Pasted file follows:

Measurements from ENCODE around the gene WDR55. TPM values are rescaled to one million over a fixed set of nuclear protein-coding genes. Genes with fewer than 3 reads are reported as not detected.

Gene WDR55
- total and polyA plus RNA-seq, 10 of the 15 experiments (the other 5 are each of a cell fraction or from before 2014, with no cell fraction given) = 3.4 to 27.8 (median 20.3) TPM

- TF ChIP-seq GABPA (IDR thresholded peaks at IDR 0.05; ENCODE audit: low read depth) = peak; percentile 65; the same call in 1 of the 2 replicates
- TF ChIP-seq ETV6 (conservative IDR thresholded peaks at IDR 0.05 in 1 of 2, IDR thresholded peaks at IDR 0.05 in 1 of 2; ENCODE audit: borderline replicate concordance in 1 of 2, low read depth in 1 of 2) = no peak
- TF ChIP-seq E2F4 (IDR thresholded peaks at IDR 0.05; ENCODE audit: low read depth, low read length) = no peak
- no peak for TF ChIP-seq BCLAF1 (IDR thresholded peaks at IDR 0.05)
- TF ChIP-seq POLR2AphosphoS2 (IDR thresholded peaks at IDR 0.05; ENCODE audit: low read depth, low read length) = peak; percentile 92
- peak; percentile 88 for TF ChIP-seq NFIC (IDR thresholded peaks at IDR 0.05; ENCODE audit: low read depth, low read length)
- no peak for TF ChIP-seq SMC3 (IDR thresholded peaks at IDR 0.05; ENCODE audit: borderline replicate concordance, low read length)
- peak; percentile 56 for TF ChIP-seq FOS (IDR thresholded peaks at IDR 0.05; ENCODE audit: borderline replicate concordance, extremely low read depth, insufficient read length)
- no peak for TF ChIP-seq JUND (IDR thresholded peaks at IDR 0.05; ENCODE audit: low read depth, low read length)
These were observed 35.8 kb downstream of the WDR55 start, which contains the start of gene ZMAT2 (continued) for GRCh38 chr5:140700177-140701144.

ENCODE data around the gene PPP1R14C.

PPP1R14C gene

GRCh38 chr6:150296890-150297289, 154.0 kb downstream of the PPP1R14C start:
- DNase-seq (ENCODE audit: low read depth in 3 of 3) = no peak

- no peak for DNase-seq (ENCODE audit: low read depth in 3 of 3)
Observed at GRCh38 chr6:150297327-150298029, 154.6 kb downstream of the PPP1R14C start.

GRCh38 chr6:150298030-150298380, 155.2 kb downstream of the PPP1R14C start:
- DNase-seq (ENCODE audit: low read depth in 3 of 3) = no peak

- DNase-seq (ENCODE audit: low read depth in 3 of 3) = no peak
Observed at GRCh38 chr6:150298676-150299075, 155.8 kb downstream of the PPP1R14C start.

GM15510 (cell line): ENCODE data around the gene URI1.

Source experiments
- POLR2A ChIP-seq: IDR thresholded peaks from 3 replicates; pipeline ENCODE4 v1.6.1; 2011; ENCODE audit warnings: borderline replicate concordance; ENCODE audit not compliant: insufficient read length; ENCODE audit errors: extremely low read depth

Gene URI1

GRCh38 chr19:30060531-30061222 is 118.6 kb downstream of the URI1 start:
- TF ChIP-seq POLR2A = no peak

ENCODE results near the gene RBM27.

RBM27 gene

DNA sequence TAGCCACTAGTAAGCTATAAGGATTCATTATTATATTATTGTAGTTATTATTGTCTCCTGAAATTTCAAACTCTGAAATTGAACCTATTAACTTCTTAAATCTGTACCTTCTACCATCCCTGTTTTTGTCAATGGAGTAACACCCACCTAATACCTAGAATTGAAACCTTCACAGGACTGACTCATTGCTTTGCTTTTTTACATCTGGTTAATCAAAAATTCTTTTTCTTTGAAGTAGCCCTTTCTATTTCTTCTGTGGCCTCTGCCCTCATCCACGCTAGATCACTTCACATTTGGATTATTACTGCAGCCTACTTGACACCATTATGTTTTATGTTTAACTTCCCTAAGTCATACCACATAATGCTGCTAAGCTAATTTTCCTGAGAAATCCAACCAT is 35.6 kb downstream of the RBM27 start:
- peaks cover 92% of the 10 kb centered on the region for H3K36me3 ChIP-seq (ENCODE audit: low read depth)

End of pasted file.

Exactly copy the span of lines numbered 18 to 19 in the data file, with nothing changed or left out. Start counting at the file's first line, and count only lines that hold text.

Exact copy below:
- no peak for DNase-seq (ENCODE audit: low read depth in 3 of 3)
Observed at GRCh38 chr6:150297327-150298029, 154.6 kb downstream of the PPP1R14C start.